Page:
Audi, Massachusetts Institute of Technology's (MIT) and General Electric are getting together to study something that won't likely be thrilling for New York City cab drivers. But there are bigger fish to fry and keeping cabbies happy.
Amsterdam's Taxi Electric liked its two-plus years with an all-Nissan Leaf electric vehicle fleet so much that it just got bigger, or at least with its vehicle choice. The company, which says it's the first private-taxi outfit to boast an all-electric fleet, is going to start adding Nissan e-NV200 electric compact vans to its stable of vehicles.
Splat! That's the sound that the agreement that London taxi company Green Tomato Cars had with Chinese electric-vehicle maker BYD made as it hit the proverbial pavement recently. The deal has fallen through, but no reason was given, according to the UK's Telegraph.
Nissan may be loaning out its small van to General Motors for its Chicago Auto Show debut, but that doesn't mean that Chevrolet is the only one with new NV200-based wares to share. On the heels of launching its Taxi Of Tomorrow for New York City, the Japanese automaker is giving America's Second City a livery of its own.
Uber just can't seem to stay out of the news lately. Between troubles with cab drivers in France and a tragic crash in San Francisco, the ride-sharing app could use some good news for a change. Nope, not going to happen, though.
An Uber car transporting execs for app company Eventbrite was attacked during a trip in Paris, indicating that the row between cab drivers and ride-sharing services could be heading to a rather dark place.
In most cities, just about any vehicle can serve as a taxi – so long as it meets the owner/operator's requirements for reliability, comfort and utility. But certain cities have their own unique taxis, and Nissan has been working hard to corner those markets. It has already designed specific taxis for such locations as New York, Barcelona and Tokyo, but its latest effort will bring a new Hackney Carriage to the streets of London.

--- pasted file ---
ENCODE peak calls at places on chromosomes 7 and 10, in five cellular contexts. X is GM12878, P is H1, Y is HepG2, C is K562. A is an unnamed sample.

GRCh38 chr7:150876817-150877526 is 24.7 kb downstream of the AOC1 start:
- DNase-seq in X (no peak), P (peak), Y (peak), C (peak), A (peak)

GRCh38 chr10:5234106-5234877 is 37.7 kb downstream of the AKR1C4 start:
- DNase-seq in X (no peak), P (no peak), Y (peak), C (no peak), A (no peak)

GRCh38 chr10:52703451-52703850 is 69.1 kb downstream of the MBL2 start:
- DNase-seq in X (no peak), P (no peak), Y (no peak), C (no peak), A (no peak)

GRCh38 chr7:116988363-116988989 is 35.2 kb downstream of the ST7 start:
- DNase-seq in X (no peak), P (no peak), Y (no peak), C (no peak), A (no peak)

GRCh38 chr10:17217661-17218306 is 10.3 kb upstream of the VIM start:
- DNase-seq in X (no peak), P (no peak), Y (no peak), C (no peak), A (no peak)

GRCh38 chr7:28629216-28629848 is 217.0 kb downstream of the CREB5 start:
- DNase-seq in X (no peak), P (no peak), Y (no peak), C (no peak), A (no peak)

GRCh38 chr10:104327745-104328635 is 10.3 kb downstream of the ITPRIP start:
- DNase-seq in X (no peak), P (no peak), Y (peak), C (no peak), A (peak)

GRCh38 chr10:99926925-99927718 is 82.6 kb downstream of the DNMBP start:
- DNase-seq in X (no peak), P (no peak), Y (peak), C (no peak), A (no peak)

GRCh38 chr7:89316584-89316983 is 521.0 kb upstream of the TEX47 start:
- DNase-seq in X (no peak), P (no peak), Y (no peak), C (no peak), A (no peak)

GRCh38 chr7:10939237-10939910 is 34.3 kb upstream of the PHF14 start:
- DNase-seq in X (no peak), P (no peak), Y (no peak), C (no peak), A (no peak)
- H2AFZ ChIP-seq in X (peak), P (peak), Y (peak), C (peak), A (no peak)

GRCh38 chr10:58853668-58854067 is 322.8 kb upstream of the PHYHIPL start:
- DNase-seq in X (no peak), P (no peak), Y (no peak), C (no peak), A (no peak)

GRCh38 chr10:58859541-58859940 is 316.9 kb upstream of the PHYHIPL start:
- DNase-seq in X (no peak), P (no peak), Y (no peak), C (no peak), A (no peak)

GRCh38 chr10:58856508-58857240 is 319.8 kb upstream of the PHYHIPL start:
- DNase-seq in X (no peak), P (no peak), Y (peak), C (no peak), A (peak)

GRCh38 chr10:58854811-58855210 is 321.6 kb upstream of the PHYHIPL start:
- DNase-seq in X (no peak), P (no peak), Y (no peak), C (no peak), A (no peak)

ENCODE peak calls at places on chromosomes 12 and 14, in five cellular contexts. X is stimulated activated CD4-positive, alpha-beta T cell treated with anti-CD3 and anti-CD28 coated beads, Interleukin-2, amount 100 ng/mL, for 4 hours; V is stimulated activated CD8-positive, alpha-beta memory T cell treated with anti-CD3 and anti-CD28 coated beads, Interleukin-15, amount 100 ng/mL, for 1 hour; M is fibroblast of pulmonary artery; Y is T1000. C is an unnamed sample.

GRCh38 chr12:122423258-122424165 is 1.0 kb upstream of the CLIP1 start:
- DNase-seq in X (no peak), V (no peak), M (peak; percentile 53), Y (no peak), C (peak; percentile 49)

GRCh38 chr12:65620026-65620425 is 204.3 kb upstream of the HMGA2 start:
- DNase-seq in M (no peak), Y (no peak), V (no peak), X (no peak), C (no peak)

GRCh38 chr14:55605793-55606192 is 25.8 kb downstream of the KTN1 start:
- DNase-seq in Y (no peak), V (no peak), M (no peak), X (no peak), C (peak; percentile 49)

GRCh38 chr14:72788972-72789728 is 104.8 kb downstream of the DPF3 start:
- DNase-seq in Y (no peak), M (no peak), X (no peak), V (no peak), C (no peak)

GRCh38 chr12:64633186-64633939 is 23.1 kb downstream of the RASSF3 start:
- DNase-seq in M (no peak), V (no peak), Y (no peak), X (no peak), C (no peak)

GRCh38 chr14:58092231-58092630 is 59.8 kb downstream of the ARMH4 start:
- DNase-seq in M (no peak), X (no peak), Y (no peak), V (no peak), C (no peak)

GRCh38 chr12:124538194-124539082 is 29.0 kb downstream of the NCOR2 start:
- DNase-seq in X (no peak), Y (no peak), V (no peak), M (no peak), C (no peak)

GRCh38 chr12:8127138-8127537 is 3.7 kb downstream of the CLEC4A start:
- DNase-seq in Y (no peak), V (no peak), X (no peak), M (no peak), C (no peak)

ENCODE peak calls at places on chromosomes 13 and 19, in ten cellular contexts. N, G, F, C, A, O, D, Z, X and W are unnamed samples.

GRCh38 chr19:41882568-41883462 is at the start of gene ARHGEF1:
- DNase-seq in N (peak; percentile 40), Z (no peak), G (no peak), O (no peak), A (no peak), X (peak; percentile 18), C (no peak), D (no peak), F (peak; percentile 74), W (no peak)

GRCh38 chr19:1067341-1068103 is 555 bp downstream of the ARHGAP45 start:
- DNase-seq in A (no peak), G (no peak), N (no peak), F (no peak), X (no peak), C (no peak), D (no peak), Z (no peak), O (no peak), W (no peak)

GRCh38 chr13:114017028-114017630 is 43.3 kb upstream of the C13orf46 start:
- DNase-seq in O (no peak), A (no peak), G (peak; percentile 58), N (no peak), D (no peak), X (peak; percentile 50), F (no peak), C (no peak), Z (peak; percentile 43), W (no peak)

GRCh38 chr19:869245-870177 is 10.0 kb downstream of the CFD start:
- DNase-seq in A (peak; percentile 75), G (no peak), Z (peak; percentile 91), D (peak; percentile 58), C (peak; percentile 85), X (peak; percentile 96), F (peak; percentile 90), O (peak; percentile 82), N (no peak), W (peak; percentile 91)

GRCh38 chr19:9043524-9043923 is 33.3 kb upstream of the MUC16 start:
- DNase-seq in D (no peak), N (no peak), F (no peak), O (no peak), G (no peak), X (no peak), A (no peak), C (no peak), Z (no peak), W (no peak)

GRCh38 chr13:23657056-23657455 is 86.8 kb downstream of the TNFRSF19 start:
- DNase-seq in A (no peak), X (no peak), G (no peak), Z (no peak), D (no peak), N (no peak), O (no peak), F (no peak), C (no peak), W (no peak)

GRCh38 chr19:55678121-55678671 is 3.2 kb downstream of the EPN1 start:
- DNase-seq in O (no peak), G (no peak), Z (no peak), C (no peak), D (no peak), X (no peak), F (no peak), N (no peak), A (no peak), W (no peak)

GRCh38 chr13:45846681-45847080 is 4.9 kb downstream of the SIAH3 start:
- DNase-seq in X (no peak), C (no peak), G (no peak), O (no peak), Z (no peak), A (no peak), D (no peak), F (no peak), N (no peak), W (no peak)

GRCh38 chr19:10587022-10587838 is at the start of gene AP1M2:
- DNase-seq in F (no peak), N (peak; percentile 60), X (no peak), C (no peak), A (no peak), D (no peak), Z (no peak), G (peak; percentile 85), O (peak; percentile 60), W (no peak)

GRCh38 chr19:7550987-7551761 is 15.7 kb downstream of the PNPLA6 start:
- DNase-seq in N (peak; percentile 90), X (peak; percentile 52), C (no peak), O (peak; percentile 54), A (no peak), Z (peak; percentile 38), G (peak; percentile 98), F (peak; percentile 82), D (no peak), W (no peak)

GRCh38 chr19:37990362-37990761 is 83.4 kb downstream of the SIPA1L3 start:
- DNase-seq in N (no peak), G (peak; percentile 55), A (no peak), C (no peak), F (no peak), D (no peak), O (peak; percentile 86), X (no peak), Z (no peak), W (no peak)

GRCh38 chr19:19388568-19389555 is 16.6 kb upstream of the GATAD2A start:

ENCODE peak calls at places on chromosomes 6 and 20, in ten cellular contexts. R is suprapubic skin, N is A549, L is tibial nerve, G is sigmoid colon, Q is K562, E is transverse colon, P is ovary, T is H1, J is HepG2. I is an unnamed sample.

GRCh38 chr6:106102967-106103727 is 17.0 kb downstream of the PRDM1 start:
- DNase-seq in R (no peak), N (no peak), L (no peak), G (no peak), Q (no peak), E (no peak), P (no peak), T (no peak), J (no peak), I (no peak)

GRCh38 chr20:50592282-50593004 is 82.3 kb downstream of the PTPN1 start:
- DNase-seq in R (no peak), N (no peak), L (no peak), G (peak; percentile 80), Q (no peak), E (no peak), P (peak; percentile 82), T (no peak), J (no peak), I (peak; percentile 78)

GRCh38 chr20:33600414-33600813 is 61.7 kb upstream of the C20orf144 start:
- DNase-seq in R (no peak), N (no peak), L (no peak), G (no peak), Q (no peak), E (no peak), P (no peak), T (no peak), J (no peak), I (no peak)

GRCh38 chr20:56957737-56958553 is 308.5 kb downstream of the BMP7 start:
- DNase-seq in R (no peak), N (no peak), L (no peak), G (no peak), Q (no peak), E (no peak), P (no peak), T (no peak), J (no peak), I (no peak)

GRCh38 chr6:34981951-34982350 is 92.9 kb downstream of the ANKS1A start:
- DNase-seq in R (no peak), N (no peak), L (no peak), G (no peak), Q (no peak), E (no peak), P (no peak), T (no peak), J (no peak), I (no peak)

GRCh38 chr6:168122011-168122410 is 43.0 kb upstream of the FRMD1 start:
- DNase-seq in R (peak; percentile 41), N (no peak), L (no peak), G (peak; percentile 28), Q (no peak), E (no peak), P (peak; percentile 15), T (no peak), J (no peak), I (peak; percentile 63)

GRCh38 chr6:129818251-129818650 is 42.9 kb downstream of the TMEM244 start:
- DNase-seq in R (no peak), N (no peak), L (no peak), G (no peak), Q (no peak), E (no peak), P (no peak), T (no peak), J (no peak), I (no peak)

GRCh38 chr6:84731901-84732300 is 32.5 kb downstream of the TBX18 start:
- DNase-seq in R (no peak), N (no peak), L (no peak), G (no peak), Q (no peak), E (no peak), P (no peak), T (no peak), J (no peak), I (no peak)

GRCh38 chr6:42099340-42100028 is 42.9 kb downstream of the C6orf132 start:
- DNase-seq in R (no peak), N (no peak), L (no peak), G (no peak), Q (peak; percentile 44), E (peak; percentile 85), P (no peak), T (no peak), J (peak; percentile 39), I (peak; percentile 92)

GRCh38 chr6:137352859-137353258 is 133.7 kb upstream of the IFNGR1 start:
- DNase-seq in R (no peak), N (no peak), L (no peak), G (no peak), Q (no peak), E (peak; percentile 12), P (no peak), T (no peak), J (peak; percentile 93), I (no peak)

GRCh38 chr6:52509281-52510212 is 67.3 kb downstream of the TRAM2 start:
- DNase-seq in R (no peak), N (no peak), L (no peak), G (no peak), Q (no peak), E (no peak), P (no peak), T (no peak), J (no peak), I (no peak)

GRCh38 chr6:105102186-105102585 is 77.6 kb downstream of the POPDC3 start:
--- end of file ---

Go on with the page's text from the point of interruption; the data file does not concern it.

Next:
Uber and authorities in France are heading for a bit of a fight following new laws in the country requiring that car services need to wait a minimum of 15 minutes after receiving a pickup request or reservation before they can actually pick up fares. The point of contention here, though, is that licensed cabs aren't subject to the same set of rules, which is striking some as an arbitrary ruling that favors traditional cab operations over car-sharing services.
The nation of Bhutan wants its capital city Thimphu to become an electric vehicle hotspot. "We are confident that electric vehicles can take off here," said Tshering Tobgay, prime minister of the Himalayan kingdom bordered by China and India. The first challenge is getting the EVs shipped there, but the first ones could soon be on the way.
We'd like to think details involving the proposed plug-in London taxi that is to be developed by Ecotive and Frazer-Nash were lost in translation but, well, we're talking about London, so there's no excuse. Instead, we're just going to have to take London Mayor Boris Johnson's word for it, and he seems to think such cabs are the wave of London's taxi-cab future.